Eskom blackouts threaten SA mining… and workers’ lives

By Felix Njini

(Bloomberg) – When South Africa’s state-owned utility announced record power cuts on Monday afternoon, Impala Platinum had two hours to hoist thousands of workers from 1 kilometre deep shafts.

“It was drastic, it makes life very difficult,” said Johan Theron, a spokesman for Implats. “We can’t operate like this but if we don’t cut the power, the national grid collapses.”

Johannesburg-based Implats was ordered to cut electricity usage to 55 megawatts from about 300 megawatts, forcing it to reduce power to furnaces by 90% and shutting down refrigeration and compressor plants.

The escalating crisis at debt-ridden Eskom down South Africa’s key mining industry for 24 hours, hitting gold and platinum producers that had been enjoying a renaissance on the back of higher metal prices. The rolling blackouts threaten to tip South Africa’s economy into recession and hobble miners already impacted by community protests and xenophobic violence.

“The world will still need the minerals and metals that South Africa has, but in the short term this is potentially damaging to investment prospects,” said Ross Harvey, an independent economist and mining analyst. “For as long as Eskom remains in its current state, we are not going to see the kind of investment that we need.”

Power is critical to keep South Africa’s mines running and Eskom is responsible for supplying 95% of the electricity used by the continent’s most advanced economy. Some companies, such as Anglo American Platinum can minimise losses by using expensive diesel generators, but they remain dependent on the utility’s base load supply.

Stability needed

“South Africa urgently needs to stabilise Eskom,” said Jana Marais, a spokeswoman for Amplats. “Frequent load curtailments pose a risk to our operations as they risk the safety of our people and can lead to loss of production and revenue.”

Worse outages could force smelters and refineries to throttle back production and further impact underground mines, RMB Morgan Stanley analysts including Christopher Nicholson said. Electricity supply disruptions raise the costs of operating furnaces, RMB said.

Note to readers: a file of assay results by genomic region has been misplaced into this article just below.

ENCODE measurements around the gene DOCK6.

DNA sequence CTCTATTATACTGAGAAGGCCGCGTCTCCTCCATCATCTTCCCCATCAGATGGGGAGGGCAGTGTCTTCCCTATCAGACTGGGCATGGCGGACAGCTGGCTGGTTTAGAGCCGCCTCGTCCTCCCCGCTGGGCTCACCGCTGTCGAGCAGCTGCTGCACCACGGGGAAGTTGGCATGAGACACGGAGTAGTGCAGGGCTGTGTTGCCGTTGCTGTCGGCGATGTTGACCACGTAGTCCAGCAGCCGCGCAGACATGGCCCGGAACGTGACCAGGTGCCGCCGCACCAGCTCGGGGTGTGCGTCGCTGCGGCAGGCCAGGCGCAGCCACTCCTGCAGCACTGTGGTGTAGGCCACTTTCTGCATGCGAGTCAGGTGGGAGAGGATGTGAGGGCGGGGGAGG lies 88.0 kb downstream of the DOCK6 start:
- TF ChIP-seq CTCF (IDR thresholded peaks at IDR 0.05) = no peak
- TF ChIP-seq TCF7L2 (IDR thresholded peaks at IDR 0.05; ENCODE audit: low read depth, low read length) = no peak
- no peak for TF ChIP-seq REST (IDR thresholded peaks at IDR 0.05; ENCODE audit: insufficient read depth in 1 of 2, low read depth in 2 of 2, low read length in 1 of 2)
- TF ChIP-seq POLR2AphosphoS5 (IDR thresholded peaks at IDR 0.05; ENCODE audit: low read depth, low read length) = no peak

“Should the incidences of blackouts worsen, there isn’t much the industry can do to mitigate the risk, and it will impact production,” RMB said.

Eskom’s power cuts entered an eighth day on Thursday.

Implats, along with Sibanye Gold, Petra Diamonds and Harmony Gold resumed operations on Wednesday as Eskom scrambled to repair broken plants.

Sibanye, which requires about 750 megawatts to run its platinum and gold operations, still doesn’t have sufficient power, said spokesman James Wellsted. The company has been forced to postpone pumping water from underground mines or reduce ventilation to manage supplies, he said.

“It’s still very uncertain and you can understand why investors are being reluctant to invest,” Wellsted said.

Other concerns

Output of key platinum metals declined 4.8% in October from a year earlier, Statistics South Africa said on Thursday. The decline came after a week of power cuts that month.

When platinum producers reached a wage settlement last month with the biggest and most militant labour union, it appeared to pave the way for them to capitalise on record palladium prices and for some to resume paying dividends next year. While the power cuts have fuelled the rally in palladium by raising the prospect of an even bigger supply deficit, more problems are piling up for miners.

Eskom’s struggles are the biggest drag on South Africa’s economy, but other issues have contributed to business confidence slumping to the lowest level in two decades. Community protests are leading to huge losses, and xenophobic violence is sapping investor appetite for South Africa, Amplats Chief Executive Officer Chris Griffith said in October.

Rio Tinto Group’s Richards Bay Minerals shuttered its operations on December 4 after violence in surrounding communities led to an employee being shot on the way to work.

RBM is assessing the situation and “will return to normal operations when it is safe and sustainable to do so,” a spokesman for the company said. “The safety of our employees is our number one priority.”